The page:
As a kid my brother and I had an obsession with knights. We loved everything about them: the armor, the fighting, the glory, all of it. I can still remember some of the imaginary adventures we set out on; the only difference between us and a real knight being our armor was plastic.
Even when not galavanting in the backyard, we “retained” our knighthood. We adorned our rooms with banners and shields (hell at one point my brother had outlet covers that had knights on them). We studied William Marshall, Richard the Lionhearted, and of course King Arthur and his round table of knights.
But perhaps the most illuminating—certainly the most influential—piece of knight media we drew from was the 2001 Heath Ledger led: A Knight’s Tale. Indeed, from the well of information at our disposal we believed this zany romp to be the example of the peak of knightliness.
This movie’s got everything a young knight loving boy could want. You got jousting. You got sword-fighting. You got Princesses. You got a 70’s Rock and Roll soundtrack. You got jousting. And of course, you got some knights.
Join me, as I take a nostalgia induced look at: A Knight’s Tale. Since this movie came out the year I was born, I’m gonna spoil stuff. I figure that abides by the code of Chivalry. Hehe.
So I did a thing. I, on an desultory whim, decided to watch every and all Pierce Brosnan James Bond movie. And sure there’s only four of them, but watching them back to back to back to back is a harrowing experience. I honestly thought I might not come out with my sanity intact. Luckily I was able to emerge. Like a phoenix. A horribly scarred and changed phoenix.
Okay I might be making these movies seem worse than they actually are but I’m merely dramatizing my very real reaction to them. I had fun laughing at how ridiculous they were but attempting to take them seriously hurt my brain and my heart.
However, there are some qualities in each that are somewhat redeemable, or at the very least acceptable. So, stir you vodka and vermouth, throw in a lime, and join me as I sift through the garbage.
I’ve watched plenty of awful shit while being confined to my house. I’ve subjected myself to all four Pierce Brosnan Bond movies, Spencer Confidential, and The Green Hornet (the 2011 one) just to name a few. And while it’s fun to watch the occasional hilariously awful movie, I needed to cleanse my pallet.
In classic pretentious movie connoisseur fashion I turned to Martin Scorsese. And while I was overjoyed to see Taxi Driver back on Netflix, I figured a second post would be unnecessary. And you don’t need me to tell you that The Wolf of Wall street and Goodfellas are fantastic, everyone else already has.
Then I had an epiphany. Well it was less of an epiphany and more of a, “Hey look Raging Bull is on Netflix…any.” So, I was able to satisfy my need to watch a Scorsese film while simultaneously satisfying my need to review something most people won’t immediately recognize.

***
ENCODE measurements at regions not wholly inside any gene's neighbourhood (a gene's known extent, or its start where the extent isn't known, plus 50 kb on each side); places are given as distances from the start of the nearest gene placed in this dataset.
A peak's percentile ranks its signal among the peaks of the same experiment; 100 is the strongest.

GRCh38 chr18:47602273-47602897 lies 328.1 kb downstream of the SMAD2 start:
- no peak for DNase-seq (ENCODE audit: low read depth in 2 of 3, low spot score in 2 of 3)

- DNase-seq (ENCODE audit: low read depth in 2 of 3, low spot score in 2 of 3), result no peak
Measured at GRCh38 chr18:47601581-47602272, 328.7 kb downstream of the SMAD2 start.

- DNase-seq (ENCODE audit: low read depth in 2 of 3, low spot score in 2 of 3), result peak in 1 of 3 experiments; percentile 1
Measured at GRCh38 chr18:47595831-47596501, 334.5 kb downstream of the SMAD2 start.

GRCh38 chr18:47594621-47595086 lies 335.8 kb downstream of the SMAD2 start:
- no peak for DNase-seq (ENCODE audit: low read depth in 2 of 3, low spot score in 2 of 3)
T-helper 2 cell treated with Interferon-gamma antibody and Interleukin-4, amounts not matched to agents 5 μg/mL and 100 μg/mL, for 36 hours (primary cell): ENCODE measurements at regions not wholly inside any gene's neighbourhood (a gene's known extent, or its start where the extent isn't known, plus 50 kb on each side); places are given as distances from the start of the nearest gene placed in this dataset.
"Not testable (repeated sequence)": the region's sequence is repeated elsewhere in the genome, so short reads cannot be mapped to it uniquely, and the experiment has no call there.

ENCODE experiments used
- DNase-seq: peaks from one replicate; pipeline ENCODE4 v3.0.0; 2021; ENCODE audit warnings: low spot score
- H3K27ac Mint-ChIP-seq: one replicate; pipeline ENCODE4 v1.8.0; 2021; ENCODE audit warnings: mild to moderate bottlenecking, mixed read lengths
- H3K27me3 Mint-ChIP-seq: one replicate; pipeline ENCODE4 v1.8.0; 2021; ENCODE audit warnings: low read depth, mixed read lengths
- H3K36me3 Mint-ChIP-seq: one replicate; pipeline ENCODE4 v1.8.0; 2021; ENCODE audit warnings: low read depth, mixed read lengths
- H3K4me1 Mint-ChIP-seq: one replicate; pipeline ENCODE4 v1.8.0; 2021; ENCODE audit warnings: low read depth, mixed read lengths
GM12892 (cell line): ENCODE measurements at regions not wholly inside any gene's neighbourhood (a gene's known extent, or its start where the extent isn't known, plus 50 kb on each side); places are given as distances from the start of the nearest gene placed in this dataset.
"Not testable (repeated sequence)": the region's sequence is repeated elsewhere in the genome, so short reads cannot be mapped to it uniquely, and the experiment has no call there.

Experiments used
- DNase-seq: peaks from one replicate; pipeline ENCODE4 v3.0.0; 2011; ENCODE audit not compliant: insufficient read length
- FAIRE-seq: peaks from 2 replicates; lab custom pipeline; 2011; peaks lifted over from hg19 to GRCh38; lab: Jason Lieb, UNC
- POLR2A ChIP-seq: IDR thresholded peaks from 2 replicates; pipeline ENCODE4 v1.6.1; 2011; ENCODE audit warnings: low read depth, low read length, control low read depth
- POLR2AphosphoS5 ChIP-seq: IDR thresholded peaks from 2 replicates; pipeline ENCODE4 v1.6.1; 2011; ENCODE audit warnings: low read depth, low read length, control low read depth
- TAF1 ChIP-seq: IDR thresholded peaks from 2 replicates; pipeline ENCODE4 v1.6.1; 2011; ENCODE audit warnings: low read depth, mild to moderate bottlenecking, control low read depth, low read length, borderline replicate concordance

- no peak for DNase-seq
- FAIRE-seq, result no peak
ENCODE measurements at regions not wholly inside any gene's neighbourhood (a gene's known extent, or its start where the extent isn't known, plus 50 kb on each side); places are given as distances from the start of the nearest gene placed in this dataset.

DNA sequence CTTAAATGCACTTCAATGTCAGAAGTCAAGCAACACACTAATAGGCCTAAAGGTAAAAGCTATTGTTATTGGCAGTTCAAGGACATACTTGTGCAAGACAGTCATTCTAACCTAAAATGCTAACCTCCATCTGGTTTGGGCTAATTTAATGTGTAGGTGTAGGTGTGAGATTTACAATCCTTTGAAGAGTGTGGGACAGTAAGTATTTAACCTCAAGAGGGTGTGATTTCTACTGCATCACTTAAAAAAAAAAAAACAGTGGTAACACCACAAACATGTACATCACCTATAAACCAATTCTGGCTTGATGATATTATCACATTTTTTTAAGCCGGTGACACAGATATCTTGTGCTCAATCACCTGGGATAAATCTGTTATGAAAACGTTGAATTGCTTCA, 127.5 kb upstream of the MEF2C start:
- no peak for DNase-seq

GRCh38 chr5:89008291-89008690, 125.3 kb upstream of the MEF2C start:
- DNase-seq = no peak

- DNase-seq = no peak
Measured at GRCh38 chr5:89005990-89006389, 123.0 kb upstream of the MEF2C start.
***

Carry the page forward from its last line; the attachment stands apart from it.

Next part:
I’ll try not to spoil much, similar to my last review, as this is a movie that deserves to be seen. As much as I’d like to pick apart every scene that would ultimately be a disservice to you and the movie. Just watch it please.
Recently I was asked what the most beautiful movie I’ve ever seen was. And while obvious answers like 1917 and Blade Runner: 2049 were on my mind, my immediate response was At Eternity’s Gate. This “biopic”, if you categorize it as such, follows Vincent Van Gogh in the last two productive yet tumultuous years of his life, from leaving Paris in 1888 to his blurred death in 1890.
Never have I been as awestruck or shaken by a movie. To watch At Eternity’s Gate is not only to peer into the magnificent and unrestrained works of Van Gogh, but to catch a glimpse of the troubled mind that paints them. The only way to describe this frenzied movie is the process of painting brought to film. It serves less as a retelling of history but more as a means to delve into the man that is Van Gogh.
Buckle up, dear reader, because in this installment of Matinee Moviegoer we analyze the original archetype of the troubled artist. Headfirst we dive into the artistry of Van Gogh. I will spoil as little as possible as I hope you will watch this movie for yourself. It is a testament to the beauty of the world, and made for those who revel in it’s beauty
When thinking of The Big Lebowski, one immediately recognizes certain scenes or elements. Roaches and white russians are staples of the character, while lines like “That rug really tied the room together.” and “I’m The Dude, man!” are some of the most iconic in recent history. It’s a wacky absurdist comedy that is as confusing as it is hilarious.
However, I bet there’s one thing that never crosses your mind when thinking about The Big Lebowski. Film Noir. Ladies and Gentlemen find your seats and get comfy because tonight we discuss The Big Lebowski, and analyze how it fits perfectly as a subversion of the noir genre.
Hello, and welcome to the show! I’m your gracious host, The Matinee Moviegoer. In today’s installment, we will be discussing Joker and Taxi Driver. More specifically, we will be discussing the archetype of the outcast protagonist, or as I like to call them, the lonely loners.